The art of making Bobbili Veena

music, bobbili veena
music and bobbili veena

The music from the strings of a Bobbili Veena, seems to call for awakening the dying art of making these instruments. Jaya Siva Murty interacts with Achyuta Narayana of Gollapalli, one of the master-craftsmen at this village.

The Saraswati Veena, is a traditional plucked string instrument with a rich history. Hailing from the town of Bobbili where it is painstakingly created, a glimpse into the past shows that the kings of Bobbili were extremely fond of music. Along with promoting the creation of the veena, many even learnt to play the instrument. With their origin dating back to the 17th century, these veenas are played in a unique style, which also led to the coinage of the ‘Bobbili Veena Sampradayam’.

Achyuta Narayana belongs to the fifth generation of a family of craftsmen making the Bobbili Veena. In fact, his ancestors were involved in this work for 150 years, with his forefathers having crafted the instruments for the kings. Making each of these instruments isn’t an easy process and each veena takes up till a month for creation. ‘We need to use jack-wood to make the ‘veena’, he tells us, the reasons being its light weight, and unique wood-grains that render the quality of ‘swara’. Added to that are the elements of thickness and strength, which make this selection important. A single piece of wood is used to create the instrument giving it the name ‘ekandi veena’.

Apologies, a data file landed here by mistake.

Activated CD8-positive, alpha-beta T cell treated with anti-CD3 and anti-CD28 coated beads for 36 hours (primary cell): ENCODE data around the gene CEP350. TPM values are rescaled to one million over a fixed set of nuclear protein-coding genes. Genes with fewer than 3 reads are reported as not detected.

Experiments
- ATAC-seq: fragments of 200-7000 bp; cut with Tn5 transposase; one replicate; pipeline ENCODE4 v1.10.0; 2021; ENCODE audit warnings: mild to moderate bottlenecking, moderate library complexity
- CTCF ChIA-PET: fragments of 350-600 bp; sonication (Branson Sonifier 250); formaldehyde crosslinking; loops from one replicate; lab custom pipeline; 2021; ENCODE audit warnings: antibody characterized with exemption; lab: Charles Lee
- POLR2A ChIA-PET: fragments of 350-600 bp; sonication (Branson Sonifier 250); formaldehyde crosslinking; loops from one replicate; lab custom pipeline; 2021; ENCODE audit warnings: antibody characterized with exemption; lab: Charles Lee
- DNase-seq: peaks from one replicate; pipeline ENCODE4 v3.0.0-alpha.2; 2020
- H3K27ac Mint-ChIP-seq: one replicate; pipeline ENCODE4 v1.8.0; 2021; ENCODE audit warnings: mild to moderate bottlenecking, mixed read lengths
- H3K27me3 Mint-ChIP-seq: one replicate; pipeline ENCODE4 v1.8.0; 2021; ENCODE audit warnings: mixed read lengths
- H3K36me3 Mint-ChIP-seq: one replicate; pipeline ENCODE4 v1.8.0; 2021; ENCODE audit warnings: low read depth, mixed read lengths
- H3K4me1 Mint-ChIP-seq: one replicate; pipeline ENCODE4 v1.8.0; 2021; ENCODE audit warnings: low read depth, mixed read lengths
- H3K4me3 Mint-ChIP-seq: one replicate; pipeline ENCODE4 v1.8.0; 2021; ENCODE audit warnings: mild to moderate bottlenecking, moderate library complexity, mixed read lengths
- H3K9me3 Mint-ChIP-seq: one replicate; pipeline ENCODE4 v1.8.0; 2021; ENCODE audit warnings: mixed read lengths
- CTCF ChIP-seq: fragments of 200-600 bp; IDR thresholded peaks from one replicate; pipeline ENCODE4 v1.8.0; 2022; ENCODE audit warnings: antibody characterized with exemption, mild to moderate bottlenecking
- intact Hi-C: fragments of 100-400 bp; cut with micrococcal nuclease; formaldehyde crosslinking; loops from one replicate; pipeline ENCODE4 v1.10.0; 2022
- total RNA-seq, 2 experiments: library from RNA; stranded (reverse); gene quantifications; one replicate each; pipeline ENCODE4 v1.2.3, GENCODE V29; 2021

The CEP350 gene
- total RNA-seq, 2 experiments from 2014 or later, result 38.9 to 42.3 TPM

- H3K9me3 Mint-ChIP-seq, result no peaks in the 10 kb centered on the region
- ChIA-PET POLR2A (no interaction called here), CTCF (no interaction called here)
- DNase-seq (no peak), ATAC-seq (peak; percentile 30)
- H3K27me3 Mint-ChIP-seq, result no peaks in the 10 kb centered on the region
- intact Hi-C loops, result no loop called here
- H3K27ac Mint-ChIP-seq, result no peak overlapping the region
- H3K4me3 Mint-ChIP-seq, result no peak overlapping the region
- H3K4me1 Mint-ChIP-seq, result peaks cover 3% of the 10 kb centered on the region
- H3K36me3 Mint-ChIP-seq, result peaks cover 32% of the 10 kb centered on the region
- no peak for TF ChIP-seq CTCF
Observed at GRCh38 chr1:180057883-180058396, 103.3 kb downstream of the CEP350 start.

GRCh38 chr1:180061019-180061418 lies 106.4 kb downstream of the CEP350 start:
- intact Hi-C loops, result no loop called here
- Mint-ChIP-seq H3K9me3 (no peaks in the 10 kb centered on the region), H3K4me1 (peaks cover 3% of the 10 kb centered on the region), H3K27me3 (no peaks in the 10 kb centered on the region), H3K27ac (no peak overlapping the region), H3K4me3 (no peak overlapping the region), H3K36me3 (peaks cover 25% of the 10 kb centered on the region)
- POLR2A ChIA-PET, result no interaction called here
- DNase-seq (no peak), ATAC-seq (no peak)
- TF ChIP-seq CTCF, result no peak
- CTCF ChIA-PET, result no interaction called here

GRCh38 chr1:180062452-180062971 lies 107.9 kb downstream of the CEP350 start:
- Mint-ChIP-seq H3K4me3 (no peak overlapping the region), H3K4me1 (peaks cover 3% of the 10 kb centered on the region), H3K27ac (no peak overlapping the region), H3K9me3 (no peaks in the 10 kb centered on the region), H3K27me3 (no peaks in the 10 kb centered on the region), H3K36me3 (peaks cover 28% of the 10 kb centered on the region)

Talking about markets today, he shares that in the old days, not just the royal families, but many others would learn the veena and buy their instruments from the region. However the current era sees a paradigm shift as compared to the past. Achyuta Narayana says that unfortunately today the buyers are dwindling. With the reasons ranging from lesser promoters for the traditional Bobbili veena to growing technology options that offer these instruments at lesser costs, the future of the craft seems bleak. As a result, the next generation is reluctant to take up this work, he shares. ‘While they are learning the art of making veenas, they are focusing on more lucrative work options, as this in itself doesn’t fetch good income.’

To stay in tune with the times, this Bobbili master-craftsman and many others along with him, have started creating miniature veenas. Made to scale, using the same methods that are adhered to for the larger instruments, these versions are preferred by many. ‘While these aren’t easy to play, they are great as gifts and many buy them as showpieces for their homes.’ These miniatures of the veena along with those of other musical instruments are sent to Lepakshi from where they are sold to customers.

With the town having been granted a geographical indication (GI) tag for the unique instruments created here, the craft is in need for revival, and we at Yo! only hope that the age-old craft of making these instruments stays alive.

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